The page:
/// - note: `body` takes an inout parameter for the sake of folks who need to take 
    ///   a pointer to elements of that parameter.  We ignore any changes that the `body` 
    ///   might make to this value.  Without this affordance, the following code would not 
    ///   work:
    ///
    ///         let sus: sockaddr_storage = … initialise with an AF_UNIX address …
    ///         sus.withSockAddrType { (sun: inout sockaddr_un) in
    ///             print(sun.sun_len)
    ///             print(String(cString: &sun.sun_path.0))
    ///         }
    ///
    /// - parameter body: A closure to call with `self` referenced via an arbitrary type.
    ///   Careful with that axe, Eugene.
    ///
    /// - throws: Any error thrown by `body`.
    ///
    /// - returns: Any result returned by `body`.
    ///
    /// - precondition: `AddrType` must not be larger than `sockaddr_storage`.

    func withSockAddrType<AddrType, ReturnType>(_ body: (_ sax: inout AddrType) throws -> ReturnType) rethrows -> ReturnType {
        precondition(MemoryLayout<AddrType>.size <= MemoryLayout<sockaddr_storage>.size)
        // We need to create a mutable copy of `self` so that we can pass it to `withUnsafePointer(to:_:)`.
        var ss = self
        return try withUnsafeMutablePointer(to: &ss) {  
            try $0.withMemoryRebound(to: AddrType.self, capacity: 1) { 
                try body(&$0.pointee)
            }
        }
    }

    /// Calls a closure such that it can return an address via a user-specified type.
    ///
    /// This is useful if you want to create an address from a specific sockaddr_xxx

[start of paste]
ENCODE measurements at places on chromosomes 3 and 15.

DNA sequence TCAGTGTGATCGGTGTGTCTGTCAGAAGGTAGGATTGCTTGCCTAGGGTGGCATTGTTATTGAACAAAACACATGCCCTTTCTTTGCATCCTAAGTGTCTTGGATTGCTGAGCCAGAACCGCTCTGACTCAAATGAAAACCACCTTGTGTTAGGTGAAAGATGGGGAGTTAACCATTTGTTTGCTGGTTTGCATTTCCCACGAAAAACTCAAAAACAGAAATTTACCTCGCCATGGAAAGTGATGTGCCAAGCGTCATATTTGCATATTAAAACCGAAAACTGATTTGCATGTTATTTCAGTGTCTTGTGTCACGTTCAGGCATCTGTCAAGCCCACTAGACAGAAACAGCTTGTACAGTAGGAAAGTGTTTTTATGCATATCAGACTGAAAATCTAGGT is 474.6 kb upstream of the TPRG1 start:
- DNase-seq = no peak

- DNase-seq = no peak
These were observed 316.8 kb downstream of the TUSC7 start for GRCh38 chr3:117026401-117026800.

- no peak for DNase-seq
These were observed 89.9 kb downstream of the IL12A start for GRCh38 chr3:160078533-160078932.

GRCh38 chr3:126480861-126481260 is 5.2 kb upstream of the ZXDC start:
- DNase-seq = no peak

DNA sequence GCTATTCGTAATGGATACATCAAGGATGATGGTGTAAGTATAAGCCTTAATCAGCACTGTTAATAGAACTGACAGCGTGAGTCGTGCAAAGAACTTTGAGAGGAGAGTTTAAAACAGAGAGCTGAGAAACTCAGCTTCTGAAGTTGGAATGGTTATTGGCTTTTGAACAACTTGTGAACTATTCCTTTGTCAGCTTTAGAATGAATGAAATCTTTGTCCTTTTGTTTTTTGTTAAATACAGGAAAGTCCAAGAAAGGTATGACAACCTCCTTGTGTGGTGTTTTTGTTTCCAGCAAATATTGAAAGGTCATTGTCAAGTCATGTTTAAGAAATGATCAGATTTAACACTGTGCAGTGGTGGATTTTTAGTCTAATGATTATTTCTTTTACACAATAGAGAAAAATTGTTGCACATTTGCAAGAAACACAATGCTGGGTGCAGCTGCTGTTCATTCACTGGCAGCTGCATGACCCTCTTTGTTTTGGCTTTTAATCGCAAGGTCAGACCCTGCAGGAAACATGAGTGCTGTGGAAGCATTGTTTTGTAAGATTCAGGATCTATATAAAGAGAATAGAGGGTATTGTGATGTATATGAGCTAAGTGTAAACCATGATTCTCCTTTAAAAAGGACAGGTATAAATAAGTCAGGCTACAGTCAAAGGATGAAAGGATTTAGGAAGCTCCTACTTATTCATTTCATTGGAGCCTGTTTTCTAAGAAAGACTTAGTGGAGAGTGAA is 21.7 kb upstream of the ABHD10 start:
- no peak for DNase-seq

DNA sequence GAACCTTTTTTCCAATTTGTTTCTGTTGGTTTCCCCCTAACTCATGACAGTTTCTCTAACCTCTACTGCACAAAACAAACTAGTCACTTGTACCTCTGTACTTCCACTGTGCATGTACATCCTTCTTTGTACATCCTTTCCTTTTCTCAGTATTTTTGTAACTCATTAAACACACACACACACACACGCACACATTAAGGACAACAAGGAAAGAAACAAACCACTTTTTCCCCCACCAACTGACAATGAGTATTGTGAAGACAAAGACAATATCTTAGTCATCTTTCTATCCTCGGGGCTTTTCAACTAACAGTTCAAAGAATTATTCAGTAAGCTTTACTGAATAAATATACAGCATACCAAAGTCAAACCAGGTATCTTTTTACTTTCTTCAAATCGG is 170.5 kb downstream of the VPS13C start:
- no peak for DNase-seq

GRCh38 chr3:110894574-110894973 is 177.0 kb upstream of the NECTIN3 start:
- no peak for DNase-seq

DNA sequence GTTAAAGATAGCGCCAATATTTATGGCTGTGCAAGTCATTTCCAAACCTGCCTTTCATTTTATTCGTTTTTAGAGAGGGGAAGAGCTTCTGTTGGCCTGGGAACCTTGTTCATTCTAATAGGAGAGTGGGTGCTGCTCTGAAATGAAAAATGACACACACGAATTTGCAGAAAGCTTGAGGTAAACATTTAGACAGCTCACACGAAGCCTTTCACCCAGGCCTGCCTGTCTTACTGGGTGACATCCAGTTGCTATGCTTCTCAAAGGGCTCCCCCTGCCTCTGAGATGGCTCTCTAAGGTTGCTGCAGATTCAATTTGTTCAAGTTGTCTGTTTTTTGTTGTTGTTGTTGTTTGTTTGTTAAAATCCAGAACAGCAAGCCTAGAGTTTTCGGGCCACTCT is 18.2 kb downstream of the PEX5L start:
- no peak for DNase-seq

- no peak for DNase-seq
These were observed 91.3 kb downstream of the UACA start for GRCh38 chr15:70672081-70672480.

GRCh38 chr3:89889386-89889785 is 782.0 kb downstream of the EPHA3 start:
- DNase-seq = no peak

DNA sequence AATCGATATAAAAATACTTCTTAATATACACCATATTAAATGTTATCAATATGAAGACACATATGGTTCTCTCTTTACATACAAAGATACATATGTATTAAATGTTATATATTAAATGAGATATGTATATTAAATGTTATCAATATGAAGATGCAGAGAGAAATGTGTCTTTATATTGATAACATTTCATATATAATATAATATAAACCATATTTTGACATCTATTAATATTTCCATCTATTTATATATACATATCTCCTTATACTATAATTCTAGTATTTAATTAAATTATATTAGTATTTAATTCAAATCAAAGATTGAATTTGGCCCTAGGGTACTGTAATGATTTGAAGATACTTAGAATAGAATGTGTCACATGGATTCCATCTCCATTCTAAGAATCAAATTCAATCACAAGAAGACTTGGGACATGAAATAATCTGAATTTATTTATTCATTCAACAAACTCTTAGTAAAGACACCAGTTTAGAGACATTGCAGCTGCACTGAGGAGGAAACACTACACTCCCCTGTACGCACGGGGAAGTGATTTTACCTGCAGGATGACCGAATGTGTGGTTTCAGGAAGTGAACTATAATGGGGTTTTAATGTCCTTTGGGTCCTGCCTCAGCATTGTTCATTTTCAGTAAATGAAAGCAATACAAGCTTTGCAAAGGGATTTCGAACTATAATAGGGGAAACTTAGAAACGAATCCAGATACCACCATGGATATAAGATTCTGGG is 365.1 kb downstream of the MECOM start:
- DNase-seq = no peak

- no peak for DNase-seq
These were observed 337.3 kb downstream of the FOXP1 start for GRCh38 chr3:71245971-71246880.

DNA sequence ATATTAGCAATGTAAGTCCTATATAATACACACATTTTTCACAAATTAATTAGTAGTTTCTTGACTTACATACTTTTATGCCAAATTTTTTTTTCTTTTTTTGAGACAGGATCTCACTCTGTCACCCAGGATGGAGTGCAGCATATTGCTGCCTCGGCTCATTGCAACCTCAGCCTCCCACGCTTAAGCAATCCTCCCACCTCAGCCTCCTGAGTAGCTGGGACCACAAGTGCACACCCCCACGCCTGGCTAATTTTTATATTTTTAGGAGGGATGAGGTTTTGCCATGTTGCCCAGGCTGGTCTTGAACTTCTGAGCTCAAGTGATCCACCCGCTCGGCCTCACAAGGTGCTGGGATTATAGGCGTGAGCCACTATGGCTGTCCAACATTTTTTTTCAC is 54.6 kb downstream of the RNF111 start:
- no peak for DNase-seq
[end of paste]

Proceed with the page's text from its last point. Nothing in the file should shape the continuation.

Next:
/// type that you initialise piecemeal.  For example:
    /// 
    ///     let (_, sin) = sockaddr_storage.fromSockAddr { (sin: inout sockaddr_in) in
    ///         sin.sin_family = sa_family_t(AF_INET)
    ///         sin.sin_len = UInt8(MemoryLayout<sockaddr_in>.size)
    ///         sin.sin_port = (12345 as in_port_t).bigEndian
    ///     }
    /// 
    /// In this case the closure returns void, but there may be other circumstances where it's useful 
    /// to have a return type.
    ///
    /// - parameter body: A closure to call with parameters appropriate for returning an address.
    ///
    /// - throws: Any error thrown by `body`.
    ///
    /// - returns: A tuple consistent of the result returned by `body` and an address set 
    ///   up by `body` via the `sax` inout parameter.
    ///
    /// - precondition: `AddrType` must not be larger than `sockaddr_storage`.

    static func fromSockAddr<AddrType, ReturnType>(_ body: (_ sax: inout AddrType) throws -> ReturnType) rethrows -> (ReturnType, sockaddr_storage) {
        precondition(MemoryLayout<AddrType>.size <= MemoryLayout<sockaddr_storage>.size)
        // We need a mutable `sockaddr_storage` so that we can pass it to `withUnsafePointer(to:_:)`.
        var ss = sockaddr_storage()
        let result = try withUnsafePointer(to: &ss) {
            try $0.withMemoryRebound(to: AddrType.self, capacity: 1) {
                try body(&$0.pointee)
            }
        }
        return (result, ss)
    }
}

Automatic migration cases

The following cases are not handled by compiler fix-its, but are patterns that can be automatically, or almost automatically, migrated. Running the Swift 3.0 migrator (“Convert to current Swift syntax”) already handles most of these cases.

The following examples assume these declarations:

struct A {}
typealias Tuple=(A, A, A)

class B {}
class C: B {}
class D {}

func takesConstTPtr(_ p: UnsafePointer<A>) -> UnsafePointer<A> { return p }
func takesConstVoidPtr(_ p: UnsafeRawPointer) -> UnsafeRawPointer { return p }